Phil Michaels, the lawyer for Critical Mass, said it set a precedent for other types of protest that take place on a regular basis.

And following a crackdown on protests around the House of Commons in the wake of anti-terrorism laws, he said it had wider implications for free speech.

"This is a case in which the highest court in the land has upheld the right to protest peacefully and has said in essence that if those rights are to be curbed then it needs the clearest possible language from Parliament before that happens."

Tuesday, December 16, 2008

Today in Sullivan's Cove

The Sun Princess leaving Hobart at 11.30 this morning. The Diamond Princess (still docked) pushed off about 6pm. They're just floating motels really.

Bring back the QE2:

Click the images for full size.

Thursday, December 11, 2008

Monday, December 08, 2008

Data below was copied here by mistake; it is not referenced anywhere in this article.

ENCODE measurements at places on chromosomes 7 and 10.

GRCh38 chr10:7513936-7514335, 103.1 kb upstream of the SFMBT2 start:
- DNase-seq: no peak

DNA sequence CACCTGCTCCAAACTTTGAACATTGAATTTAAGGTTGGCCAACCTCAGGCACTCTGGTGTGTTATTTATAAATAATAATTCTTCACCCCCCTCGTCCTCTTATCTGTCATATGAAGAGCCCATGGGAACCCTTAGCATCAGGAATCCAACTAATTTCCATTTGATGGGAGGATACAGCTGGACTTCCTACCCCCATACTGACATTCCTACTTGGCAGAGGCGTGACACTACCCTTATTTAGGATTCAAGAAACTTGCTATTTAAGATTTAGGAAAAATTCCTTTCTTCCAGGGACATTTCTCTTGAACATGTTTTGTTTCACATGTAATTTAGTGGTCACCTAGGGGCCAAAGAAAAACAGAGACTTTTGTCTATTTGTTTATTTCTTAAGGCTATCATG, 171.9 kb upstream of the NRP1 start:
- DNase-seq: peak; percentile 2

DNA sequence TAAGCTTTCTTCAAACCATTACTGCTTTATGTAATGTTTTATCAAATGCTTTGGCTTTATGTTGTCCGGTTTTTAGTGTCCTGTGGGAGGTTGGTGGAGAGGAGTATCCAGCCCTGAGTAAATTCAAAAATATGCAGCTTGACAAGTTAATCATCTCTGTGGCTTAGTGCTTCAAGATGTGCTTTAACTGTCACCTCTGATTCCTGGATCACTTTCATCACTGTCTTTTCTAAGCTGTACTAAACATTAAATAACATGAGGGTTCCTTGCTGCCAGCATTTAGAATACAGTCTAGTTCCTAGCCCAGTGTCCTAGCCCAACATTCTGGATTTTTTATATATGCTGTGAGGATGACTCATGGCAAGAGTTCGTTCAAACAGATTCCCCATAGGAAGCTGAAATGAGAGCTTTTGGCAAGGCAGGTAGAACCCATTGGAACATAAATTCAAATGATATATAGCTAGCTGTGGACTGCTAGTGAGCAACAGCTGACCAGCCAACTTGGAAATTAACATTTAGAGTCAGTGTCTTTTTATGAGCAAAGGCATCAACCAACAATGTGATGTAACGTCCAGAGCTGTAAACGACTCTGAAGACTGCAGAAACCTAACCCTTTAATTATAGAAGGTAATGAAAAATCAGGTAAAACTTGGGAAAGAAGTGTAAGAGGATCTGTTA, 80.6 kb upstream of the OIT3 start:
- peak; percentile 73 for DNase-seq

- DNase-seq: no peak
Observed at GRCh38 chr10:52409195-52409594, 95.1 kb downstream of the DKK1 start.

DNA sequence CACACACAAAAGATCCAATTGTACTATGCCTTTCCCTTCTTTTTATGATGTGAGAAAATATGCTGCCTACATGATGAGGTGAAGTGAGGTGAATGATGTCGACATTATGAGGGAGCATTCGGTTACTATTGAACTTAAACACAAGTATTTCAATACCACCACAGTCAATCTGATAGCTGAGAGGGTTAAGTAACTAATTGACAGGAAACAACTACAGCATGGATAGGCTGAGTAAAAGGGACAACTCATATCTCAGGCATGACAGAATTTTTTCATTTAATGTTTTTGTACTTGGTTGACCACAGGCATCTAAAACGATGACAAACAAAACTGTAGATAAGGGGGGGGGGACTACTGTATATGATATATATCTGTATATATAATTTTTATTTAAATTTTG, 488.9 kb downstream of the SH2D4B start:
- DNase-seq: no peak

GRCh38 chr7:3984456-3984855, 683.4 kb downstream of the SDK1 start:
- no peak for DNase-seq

Pigs become Pork

Well, the day of judgement finally arrived for young Ham, Sausage and Cha Xiu. Duncan took them off to the Cradoc Slaughterhouse Sunday a week ago, and on Friday night just gone, He, Katie and myself collected our sharpest knives and decamped to Tim's place for a night of home butchery.

Guided by Hugh Fearnley Whittstall's DVD 'Pig in a Day", his "Meat" cookbook, various webpages and a fair bit of blind luck (fuelled by Duncan's home brew) we managed to get oursleves a fair whack of lovely organic pork. By the end, the pigs came in at about 70Kg each, which meant hams of about 15Kg. You can work out the rest of it from there. needless to say, the frypan was working overtime cookin the scraps on Friday night. I've buried our ham